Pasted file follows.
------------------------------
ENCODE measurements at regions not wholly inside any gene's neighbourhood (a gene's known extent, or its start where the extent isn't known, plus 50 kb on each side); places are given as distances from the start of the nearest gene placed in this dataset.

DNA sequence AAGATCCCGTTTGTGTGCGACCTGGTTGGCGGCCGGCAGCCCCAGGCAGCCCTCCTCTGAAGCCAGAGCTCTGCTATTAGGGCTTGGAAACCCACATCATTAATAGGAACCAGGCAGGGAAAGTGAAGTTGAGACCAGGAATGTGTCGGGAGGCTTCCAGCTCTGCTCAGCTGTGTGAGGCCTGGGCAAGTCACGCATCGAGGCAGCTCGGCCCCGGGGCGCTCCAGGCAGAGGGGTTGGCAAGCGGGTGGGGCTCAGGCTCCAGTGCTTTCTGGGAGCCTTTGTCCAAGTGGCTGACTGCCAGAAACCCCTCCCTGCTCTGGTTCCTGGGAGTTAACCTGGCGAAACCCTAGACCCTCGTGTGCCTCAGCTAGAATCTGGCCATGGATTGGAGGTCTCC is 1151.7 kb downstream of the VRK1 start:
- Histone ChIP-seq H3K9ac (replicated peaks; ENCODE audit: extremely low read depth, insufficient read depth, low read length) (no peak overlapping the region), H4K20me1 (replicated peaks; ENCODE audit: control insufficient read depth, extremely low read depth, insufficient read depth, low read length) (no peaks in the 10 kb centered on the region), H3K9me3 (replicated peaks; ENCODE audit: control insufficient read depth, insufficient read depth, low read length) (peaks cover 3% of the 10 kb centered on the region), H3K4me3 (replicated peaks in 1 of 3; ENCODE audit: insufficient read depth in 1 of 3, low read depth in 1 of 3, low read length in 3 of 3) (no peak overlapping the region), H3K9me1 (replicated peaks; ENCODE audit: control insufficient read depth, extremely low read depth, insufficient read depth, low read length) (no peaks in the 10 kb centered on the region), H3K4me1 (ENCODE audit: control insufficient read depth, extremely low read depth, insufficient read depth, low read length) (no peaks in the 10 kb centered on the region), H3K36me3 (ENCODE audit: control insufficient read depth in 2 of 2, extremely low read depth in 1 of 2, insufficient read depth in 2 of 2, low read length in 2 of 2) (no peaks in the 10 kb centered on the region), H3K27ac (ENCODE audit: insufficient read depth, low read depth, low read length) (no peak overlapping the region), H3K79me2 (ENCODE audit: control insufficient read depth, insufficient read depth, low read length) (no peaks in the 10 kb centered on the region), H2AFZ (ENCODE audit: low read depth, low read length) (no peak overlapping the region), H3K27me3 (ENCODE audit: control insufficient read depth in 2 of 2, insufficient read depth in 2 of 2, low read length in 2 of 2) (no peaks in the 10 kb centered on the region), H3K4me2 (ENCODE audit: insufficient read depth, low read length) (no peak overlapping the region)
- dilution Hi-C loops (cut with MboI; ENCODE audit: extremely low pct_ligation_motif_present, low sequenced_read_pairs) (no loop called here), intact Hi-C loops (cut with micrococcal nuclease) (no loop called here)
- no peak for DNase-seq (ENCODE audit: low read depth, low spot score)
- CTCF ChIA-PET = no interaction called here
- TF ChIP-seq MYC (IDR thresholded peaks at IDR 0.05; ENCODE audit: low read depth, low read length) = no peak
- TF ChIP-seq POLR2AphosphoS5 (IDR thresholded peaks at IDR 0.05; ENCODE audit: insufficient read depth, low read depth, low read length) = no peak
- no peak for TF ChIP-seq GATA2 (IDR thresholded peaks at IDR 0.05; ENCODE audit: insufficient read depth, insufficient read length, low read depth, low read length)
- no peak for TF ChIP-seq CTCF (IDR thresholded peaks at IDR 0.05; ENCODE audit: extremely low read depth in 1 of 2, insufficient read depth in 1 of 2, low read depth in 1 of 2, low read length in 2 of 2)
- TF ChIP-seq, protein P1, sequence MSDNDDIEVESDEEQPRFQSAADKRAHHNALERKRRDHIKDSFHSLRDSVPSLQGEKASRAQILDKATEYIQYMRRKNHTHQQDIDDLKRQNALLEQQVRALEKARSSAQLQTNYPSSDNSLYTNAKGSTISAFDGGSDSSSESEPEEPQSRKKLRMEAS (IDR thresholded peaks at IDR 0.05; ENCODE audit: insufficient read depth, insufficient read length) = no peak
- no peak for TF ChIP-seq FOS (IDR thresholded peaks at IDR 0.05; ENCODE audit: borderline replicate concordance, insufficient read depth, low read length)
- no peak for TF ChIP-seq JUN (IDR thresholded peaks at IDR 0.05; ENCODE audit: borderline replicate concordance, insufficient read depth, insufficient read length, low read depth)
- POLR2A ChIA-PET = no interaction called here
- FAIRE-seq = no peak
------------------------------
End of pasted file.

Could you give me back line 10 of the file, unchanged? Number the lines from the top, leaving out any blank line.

- no peak for TF ChIP-seq CTCF (IDR thresholded peaks at IDR 0.05; ENCODE audit: extremely low read depth in 1 of 2, insufficient read depth in 1 of 2, low read depth in 1 of 2, low read length in 2 of 2)